3. how do they plan,to justify their behavior to the child once hes old enough to understand?

    • I really don’t get why they would use a known donor if they feel this way. Cheaper perhaps?

      • sperm isn’t all that much. nothing compared to the cost of actually raising the child. Perhaps they wanted to be able to tell the kid one day in case he asked who his father was? perhaps they wanted someone who could be accessed in case of a medical emergency? perhaps they just found the whole anonymous thing creepy- you never know, it could be the guy sitting right next to you….

        • All of these are possible answers. Plus sometimes it isn’t easy for unmarried women or lesbian couples to find a source of sperm or a doctor to help.

          We don’t know why they did what they did. But does it matter? If they did it for a “good” reason (like they hoped one day to introduce him to the child when they were ready to do that) would that be better than if they did it for a “bad” reason (like they thought they could save a few bucks?) I am not sure it should really matter, though I wonder, too.

      • Also a good question. I can speculate–maybe cheaper, maybe they thought they had more information about him because he was an old friend, maybe there was (as I think he contended) a more complicated deal. Maybe they didn’t think about it that hard?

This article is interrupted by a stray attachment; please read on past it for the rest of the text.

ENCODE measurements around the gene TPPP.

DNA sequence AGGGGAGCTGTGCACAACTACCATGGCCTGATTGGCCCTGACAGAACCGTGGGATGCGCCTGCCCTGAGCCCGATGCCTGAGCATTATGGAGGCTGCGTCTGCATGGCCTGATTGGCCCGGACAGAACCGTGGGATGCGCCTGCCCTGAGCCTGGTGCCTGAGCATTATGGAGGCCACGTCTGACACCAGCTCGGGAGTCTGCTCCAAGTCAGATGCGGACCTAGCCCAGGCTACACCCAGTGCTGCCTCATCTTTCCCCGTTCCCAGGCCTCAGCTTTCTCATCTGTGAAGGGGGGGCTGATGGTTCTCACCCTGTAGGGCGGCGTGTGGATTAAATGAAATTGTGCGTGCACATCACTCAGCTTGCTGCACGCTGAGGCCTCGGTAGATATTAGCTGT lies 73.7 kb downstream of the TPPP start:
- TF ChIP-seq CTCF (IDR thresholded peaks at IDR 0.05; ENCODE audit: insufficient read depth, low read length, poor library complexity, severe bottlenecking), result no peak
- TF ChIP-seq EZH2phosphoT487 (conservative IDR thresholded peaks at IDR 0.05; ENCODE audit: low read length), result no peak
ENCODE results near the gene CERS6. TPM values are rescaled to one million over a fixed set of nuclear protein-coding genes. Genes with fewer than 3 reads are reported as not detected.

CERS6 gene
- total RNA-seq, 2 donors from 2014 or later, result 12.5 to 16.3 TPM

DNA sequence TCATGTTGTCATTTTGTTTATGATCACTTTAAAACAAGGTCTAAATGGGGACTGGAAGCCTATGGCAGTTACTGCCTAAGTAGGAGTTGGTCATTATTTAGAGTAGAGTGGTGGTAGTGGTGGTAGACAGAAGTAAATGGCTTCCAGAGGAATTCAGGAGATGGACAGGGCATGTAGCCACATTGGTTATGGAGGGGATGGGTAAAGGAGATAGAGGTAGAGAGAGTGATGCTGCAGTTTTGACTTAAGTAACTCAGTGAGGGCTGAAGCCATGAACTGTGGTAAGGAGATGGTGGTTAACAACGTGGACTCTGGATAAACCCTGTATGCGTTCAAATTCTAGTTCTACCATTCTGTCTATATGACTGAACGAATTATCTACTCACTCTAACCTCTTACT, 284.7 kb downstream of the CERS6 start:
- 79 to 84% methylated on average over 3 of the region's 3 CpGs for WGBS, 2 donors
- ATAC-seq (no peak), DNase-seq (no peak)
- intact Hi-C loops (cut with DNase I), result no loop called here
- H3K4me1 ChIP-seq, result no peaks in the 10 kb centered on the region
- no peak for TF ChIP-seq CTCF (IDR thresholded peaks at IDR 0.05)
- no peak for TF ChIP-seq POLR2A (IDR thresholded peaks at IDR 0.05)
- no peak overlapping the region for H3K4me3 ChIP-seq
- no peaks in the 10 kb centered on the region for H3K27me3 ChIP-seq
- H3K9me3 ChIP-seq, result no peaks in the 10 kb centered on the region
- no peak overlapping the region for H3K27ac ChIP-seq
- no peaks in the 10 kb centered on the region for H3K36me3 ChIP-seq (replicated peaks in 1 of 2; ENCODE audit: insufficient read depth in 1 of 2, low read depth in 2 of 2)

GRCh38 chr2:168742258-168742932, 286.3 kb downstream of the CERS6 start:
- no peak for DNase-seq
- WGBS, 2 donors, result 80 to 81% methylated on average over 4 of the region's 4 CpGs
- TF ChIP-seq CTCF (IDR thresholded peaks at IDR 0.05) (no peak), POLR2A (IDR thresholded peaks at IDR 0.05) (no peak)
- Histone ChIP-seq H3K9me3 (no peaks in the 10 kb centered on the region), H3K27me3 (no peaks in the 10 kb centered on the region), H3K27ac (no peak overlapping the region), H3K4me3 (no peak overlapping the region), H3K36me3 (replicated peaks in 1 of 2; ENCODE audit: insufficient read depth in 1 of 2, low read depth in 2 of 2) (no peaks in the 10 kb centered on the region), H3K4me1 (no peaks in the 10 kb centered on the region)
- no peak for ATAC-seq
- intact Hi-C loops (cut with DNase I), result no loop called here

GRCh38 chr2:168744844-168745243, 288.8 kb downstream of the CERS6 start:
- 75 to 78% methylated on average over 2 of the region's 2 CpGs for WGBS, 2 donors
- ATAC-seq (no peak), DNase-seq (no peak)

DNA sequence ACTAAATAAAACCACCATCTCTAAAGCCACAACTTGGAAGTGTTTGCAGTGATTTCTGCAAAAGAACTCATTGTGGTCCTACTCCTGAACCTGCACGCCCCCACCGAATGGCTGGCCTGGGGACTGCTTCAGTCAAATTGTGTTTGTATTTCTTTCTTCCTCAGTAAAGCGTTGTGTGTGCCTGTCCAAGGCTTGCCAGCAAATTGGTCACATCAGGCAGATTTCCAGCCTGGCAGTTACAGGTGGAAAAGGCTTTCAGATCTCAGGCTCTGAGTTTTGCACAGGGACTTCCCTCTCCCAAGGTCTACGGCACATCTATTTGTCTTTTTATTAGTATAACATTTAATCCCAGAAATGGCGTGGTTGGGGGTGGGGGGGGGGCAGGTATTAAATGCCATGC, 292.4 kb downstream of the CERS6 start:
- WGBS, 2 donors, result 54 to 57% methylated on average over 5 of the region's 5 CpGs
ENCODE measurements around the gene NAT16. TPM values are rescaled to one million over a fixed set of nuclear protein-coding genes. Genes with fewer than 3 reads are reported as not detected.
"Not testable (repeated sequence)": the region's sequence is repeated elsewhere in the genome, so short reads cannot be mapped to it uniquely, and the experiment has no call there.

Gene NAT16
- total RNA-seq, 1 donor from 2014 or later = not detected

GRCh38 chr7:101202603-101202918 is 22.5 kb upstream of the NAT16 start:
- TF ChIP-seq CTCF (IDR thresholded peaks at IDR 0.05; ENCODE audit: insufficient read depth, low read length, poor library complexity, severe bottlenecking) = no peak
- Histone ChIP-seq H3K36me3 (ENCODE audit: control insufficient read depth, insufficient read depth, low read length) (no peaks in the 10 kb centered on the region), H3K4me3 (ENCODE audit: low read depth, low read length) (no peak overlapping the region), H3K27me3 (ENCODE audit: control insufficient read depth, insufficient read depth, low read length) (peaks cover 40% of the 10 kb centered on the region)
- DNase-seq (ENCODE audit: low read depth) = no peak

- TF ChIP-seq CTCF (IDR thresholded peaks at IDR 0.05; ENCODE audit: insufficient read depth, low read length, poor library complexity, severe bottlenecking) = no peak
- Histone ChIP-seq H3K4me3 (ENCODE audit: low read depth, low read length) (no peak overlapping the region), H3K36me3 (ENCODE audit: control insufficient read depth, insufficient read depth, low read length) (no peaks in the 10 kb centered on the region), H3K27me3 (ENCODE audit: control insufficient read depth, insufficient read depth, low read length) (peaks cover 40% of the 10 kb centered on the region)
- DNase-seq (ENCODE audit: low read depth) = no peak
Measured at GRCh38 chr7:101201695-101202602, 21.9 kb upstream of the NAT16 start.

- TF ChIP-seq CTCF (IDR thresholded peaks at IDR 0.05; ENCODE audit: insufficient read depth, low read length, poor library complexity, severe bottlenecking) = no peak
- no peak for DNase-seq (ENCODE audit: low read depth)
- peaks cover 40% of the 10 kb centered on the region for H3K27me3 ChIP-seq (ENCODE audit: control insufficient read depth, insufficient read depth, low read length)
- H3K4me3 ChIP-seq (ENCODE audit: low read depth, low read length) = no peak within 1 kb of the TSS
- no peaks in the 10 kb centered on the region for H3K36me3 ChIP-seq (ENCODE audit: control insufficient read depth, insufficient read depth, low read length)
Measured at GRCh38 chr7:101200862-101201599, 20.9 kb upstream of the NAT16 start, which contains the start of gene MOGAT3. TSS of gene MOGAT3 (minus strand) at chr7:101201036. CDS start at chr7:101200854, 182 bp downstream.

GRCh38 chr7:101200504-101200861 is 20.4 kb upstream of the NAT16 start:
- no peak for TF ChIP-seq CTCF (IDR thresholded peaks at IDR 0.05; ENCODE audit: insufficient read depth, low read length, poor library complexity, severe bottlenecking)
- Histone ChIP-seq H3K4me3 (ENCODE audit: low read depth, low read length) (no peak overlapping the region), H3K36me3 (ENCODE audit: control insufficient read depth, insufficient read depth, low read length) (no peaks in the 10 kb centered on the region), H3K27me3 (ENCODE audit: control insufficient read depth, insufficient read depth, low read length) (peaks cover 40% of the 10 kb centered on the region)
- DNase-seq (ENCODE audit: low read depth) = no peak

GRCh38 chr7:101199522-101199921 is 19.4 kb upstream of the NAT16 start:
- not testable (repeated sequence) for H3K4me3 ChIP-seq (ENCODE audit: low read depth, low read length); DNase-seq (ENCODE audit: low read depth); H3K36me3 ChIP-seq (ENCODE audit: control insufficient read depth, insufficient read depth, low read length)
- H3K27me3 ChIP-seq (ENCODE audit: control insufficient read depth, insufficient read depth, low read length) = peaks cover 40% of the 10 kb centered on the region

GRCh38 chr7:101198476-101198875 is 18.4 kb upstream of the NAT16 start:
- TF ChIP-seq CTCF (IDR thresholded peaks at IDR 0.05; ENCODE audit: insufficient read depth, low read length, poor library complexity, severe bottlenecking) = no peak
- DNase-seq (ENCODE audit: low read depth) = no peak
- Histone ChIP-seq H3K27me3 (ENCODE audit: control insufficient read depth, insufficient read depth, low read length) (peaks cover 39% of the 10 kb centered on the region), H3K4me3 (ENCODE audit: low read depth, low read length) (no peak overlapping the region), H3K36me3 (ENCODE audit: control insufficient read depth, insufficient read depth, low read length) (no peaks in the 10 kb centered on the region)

• This is an excellent question. Not knowing the facts I cannot begin to imagine but I think it is a critical point and I sure hope they are thinking about it. One could also ask what the man would say to the child had he won. Or what he would say were he able to talk to the child.

      For all we know of the details, there may be a perfectly good justification. It’s also possible that things are not irreparably damaged between these people (okay, so I’m an optimist) and in time they might develop a different arrangement. Remember that what he sought was to be a legal parent–which very likely would have displaced one of the women as a legal parent. Maybe he had no choice–maybe the law didn’t allow him to seek contact with the child any other way–but once he took that tack, I understand why they had to oppose him.

      But I do not mean to obscure the fact that I think you’ve asked a crucial question. I just have no idea what the answer is.

  4. As the saying goes, bad facts amounts to bad law. The man is approached by a person he recalls as being a bully and still participates?
    This is a DIY transaction gone bad, apparently without attorneys, relying on a home IUI, and with no psychologist or other mental health professional screening.
    I think donor Dad got exactly what he deserved, nothing. I feel bad for the boy, but at least he can find dad on reaching the age of majority.